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Kent State unveils mural by Funky Winkerbean creators

By Carol Biliczky
Beacon Journal staff writer

funky28cut_03
Comic strip artists Tom Batiuk (left) and Chuck Ayers on hand for the official opening of the new Kent State University student lounge called The Nest. (Phil Masturzo/Akron Beacon Journal)

Kent State students can literally look up to two alumni who have forged careers in comic strips.

Tom Batiuk of Medina and Chuck Ayers of Akron on Tuesday unveiled a comic border mural in a new student lounge in the KSU Student Center.

The event marked the 40th anniversary of the duo’s Funky Winkerbean strip and debut of the first volume of Batiuk’s book, The Complete Funky Winkerbean, by KSU’s Black Squirrel Books.

The artwork transformed the room, said Greg Jarvie, KSU vice president of enrollment management and student affairs.

“It was dark, dim,” he recalled. “This will be a special place, there’s no doubt.”

The Student Center’s former music appreciation room now has blue and gold seating that flanks wall-to-floor windows.

The 96-foot, full-color mural depicts comic-strip characters and KSU students at every stage of their college experience, from moving into dorms to graduation.

Timeka Rashid, assistant dean of students, said the university was “thrilled at the opportunity to offer our students another space where they can unwind.”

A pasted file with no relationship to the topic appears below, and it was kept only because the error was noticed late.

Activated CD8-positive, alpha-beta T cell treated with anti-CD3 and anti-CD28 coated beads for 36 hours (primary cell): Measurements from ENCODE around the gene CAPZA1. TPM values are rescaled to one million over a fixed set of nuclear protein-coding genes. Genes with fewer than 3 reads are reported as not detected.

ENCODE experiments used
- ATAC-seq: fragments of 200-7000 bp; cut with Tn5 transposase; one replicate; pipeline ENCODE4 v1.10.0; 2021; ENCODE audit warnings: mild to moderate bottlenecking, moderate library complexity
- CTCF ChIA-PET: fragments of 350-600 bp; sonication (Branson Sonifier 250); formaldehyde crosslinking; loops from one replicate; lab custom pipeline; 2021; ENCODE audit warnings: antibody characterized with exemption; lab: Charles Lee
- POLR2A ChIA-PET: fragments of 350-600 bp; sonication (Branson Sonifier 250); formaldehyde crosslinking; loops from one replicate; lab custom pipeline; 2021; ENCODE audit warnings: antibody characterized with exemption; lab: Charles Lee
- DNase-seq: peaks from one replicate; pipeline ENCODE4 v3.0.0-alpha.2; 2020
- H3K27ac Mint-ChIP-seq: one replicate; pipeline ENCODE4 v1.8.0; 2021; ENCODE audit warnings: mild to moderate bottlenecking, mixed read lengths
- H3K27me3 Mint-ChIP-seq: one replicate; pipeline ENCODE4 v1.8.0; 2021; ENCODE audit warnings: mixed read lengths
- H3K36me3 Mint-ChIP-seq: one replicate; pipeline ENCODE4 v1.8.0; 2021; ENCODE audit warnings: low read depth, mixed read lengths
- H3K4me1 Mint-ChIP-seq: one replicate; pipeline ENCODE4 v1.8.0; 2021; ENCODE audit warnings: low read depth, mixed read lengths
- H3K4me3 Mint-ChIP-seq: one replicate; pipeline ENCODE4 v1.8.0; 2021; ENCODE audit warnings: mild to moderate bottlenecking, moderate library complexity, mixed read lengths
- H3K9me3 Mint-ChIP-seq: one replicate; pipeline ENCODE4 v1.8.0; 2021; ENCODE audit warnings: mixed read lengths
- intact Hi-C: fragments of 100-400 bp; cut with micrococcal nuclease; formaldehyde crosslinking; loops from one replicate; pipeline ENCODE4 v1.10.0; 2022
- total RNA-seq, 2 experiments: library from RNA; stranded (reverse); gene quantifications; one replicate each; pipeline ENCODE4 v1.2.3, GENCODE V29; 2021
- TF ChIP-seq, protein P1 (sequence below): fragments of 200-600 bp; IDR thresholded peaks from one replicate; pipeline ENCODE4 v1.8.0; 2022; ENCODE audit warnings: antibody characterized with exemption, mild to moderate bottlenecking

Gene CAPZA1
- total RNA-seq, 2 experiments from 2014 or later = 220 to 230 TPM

Batiuk and Ayers have long relationships with Kent State. Batiuk graduated from KSU in 1969 and Ayers in 1971.

Ayers went on to work for the Akron Beacon Journal for 25 years, more than 13 as the editorial cartoonist. Batiuk parlayed his experiences as a junior high art teacher into the Funky Winkerbean strip that debuted March 27, 1972; Ayers joined him as illustrator in 1994.

Since 1987, they have collaborated on the Winkerbean spin-off Crankshaft. Batiuk writes and Ayers draws.

Along the way, Funky Winkerbean has soared in popularity, now appearing in 600 newspapers around the world. Batiuk’s books about a character’s battle against breast cancer were published by Penguin Press and then by KSU as Lisa’s Story: The Other Shoe in 2007.

The new book should keep Funky fans happy for years. The first volume now out includes an introduction by Batiuk and the first three years of the comic strip. Subsequent yearly volumes will include three years of Funky strips.

In the meantime, Batiuk said it was Ayers who made the “herculean” effort to develop the mural. Ayers said it took “forever” — in reality, about four weeks — to create such a big piece of art in half scale.

For their work, they received relatively little — $500 each, which they donated back to the university. Riot Creative Imaging of Cleveland installed the artwork at no cost.

For details about the new Funky book, contact KSU’s Black Squirrel Books at 330-672-7913 or www.kentstate
universitypress.com.

Black Squirrel Books is the popular imprint of KSU’s academic press, which publishes 35 books a year.

Carol Biliczky can be reached at cbiliczky@thebeaconjournal.com or 330-996-3729.